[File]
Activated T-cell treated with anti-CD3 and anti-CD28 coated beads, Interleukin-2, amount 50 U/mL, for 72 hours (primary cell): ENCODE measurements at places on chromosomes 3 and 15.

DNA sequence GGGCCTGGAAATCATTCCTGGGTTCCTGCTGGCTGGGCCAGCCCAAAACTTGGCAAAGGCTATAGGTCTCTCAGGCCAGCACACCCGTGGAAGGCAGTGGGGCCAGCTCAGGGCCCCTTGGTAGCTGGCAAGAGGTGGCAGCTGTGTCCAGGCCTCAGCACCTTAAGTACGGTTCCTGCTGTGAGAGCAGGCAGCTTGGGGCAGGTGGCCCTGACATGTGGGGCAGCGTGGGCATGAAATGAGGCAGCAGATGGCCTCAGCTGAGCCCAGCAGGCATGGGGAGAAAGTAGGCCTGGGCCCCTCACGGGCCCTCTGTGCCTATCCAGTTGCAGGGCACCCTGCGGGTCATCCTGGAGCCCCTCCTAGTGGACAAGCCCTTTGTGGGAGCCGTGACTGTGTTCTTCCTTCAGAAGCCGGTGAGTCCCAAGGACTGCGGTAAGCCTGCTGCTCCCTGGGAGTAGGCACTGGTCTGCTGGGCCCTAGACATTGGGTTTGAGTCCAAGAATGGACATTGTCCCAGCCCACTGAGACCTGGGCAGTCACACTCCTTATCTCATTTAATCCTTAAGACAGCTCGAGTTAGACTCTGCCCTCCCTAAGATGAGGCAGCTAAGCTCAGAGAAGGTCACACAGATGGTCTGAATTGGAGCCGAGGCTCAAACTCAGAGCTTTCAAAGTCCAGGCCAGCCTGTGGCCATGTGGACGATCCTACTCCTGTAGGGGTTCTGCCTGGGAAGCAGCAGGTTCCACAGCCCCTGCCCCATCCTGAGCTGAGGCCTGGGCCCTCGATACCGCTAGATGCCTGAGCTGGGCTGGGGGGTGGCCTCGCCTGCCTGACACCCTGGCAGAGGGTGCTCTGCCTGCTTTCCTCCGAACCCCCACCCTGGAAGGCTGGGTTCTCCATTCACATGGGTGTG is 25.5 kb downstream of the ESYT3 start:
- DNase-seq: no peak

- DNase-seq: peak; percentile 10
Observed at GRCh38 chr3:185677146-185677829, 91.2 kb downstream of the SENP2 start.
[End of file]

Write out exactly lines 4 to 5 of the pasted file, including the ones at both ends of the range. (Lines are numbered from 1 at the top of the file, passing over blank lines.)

- DNase-seq: peak; percentile 10
Observed at GRCh38 chr3:185677146-185677829, 91.2 kb downstream of the SENP2 start.